Quick Guide To Making A SEIS Investment

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The Seed Enterprise Investment Scheme (SEIS) is considered a world leader in raising start-up cash for entrepreneur with new business ideas.

Investing is straightforward and offers some generous tax breaks.

This FAQ looks at the basics of SEIS and how to make an investment.

What sort of investment is SEIS?

SEIS is a high-risk investment that injects seed capital into unquoted companies that have little or no financial data available for investors to assess.

Most are start-ups that lack a trading history but have the potential for high returns.

Who should invest in SEIS?

There’s no definition of a SEIS investor, but they do usually fit one of two types –

  • Investors with no fear of start-ups who are willing to stake their cash against high risk, high return companies
  • Wealthy individuals who have large income tax or capital gains tax bills to offset

Why SEIS instead of other investments?

Few if any other investments offer the generous tax breaks that come with SEIS.

Going in to SEIS, income tax relief offers investors up to 50% return of their maximum £100,000 stake that can be invested in a tax year – that adds up to £50,000.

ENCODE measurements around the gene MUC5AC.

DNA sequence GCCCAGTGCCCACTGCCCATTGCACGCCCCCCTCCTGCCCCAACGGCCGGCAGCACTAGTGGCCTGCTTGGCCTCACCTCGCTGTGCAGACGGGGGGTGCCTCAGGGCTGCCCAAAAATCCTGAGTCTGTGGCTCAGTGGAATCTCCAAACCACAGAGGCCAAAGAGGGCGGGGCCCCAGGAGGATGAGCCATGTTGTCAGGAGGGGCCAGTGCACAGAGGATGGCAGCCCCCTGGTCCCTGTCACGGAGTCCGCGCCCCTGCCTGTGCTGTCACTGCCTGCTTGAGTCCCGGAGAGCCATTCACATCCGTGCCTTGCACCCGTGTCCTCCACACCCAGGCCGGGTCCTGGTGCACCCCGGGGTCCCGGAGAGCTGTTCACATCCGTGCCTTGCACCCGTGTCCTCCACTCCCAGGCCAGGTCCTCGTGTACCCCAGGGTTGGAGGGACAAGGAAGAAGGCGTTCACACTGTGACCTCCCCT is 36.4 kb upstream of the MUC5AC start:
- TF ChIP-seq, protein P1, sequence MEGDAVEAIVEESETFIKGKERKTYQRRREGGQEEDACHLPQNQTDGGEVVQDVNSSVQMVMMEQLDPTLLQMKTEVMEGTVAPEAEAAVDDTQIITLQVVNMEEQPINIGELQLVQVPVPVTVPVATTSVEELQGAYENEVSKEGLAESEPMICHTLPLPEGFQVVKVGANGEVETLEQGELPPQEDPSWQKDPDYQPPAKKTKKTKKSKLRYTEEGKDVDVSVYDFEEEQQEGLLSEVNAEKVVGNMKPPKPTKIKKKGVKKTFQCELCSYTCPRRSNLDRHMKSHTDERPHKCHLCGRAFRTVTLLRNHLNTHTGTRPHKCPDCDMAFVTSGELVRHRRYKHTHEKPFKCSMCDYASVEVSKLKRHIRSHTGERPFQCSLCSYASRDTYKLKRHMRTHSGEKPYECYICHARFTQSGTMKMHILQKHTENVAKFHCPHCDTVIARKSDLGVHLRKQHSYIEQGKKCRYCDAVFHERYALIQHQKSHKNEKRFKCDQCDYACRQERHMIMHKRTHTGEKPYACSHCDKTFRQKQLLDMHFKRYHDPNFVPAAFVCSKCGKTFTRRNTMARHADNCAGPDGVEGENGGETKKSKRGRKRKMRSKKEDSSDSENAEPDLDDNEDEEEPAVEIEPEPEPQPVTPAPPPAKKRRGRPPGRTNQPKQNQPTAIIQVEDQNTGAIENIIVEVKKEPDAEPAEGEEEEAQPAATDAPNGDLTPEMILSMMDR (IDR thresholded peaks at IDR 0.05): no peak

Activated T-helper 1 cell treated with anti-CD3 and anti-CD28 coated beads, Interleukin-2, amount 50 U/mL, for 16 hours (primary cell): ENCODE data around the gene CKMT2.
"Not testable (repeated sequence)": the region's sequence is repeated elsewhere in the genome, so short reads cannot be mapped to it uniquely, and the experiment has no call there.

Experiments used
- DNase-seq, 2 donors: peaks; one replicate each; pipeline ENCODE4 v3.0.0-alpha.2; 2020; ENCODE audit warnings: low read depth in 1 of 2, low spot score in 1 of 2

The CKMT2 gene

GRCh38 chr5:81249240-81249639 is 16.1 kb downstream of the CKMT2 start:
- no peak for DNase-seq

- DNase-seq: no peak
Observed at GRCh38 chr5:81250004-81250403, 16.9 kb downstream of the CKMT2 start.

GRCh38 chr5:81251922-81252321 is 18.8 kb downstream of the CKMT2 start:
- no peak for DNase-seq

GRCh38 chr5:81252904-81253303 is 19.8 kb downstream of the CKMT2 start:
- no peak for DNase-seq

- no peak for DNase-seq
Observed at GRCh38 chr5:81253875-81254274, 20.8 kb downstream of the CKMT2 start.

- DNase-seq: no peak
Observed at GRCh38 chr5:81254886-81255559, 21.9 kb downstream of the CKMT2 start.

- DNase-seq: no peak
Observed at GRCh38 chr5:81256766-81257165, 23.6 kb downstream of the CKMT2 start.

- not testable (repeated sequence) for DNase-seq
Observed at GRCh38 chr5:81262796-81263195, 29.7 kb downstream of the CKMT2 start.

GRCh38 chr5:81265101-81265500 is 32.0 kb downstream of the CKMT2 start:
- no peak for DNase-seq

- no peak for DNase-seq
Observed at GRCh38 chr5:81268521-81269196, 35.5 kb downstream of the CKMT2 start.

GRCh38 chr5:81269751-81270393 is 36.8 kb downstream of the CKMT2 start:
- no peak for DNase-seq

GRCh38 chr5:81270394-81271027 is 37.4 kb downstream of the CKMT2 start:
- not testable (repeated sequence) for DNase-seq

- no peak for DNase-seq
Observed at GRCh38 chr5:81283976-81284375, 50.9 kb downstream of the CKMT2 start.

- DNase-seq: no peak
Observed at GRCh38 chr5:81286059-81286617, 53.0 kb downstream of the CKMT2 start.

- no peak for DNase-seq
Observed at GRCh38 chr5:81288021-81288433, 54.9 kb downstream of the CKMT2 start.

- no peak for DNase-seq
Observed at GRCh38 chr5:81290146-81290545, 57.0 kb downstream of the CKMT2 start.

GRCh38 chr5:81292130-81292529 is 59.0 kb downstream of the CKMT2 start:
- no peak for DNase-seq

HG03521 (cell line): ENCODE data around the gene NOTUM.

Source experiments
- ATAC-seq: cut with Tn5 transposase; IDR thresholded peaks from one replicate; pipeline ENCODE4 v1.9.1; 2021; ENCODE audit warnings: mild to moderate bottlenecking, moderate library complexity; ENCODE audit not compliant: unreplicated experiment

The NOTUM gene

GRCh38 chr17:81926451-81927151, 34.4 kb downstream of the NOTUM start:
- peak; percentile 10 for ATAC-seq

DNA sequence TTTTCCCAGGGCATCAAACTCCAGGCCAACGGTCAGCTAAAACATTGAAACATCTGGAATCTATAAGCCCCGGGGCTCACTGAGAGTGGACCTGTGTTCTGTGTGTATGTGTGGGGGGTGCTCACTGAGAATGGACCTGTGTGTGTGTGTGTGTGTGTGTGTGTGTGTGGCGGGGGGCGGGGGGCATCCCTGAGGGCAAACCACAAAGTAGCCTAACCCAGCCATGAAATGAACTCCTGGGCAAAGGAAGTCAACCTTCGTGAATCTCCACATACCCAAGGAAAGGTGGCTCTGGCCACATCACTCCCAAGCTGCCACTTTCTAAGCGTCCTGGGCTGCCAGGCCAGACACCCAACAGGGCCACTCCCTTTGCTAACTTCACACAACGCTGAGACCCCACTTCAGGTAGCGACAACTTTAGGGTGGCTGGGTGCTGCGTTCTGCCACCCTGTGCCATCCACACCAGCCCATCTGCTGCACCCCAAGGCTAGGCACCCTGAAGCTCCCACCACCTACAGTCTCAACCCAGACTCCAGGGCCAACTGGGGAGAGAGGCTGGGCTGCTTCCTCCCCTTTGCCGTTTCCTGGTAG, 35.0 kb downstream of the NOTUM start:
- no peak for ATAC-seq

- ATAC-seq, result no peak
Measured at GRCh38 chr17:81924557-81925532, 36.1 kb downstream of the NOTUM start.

Deferred capital gains tax means investors can put off the day when they pay the bill by rolling gains into another SEIS on exit.

On exit, any growth in share values is exempt of tax, while any fall in value is tempered by loss relief.

How long is money tied up in SEIS?

A SEIS investment is for three years for investors who want to maximise their tax breaks.

How can you invest in SEIS?

Investors can follow one of two paths or mix-n-match them both.

The most popular route is through a SEIS fund with a professional management team.

A fund will have access to deals that are otherwise closed to individual investors and will diversify an investment across several companies and business sectors to minimise risk of exposure to a single market.

Investment managers will also have carried out due diligence, which can be time-consuming and costly for an individual.

The downside is managed SEIS funds will make a management charge.

Individuals can make their own investments, but these are likely to cost more time and money than investing through a fund.

Some fund managers are paid to manage assets under management, while others are paid for fund performance. Investors need to understand the fee structure of any fund that they might use.

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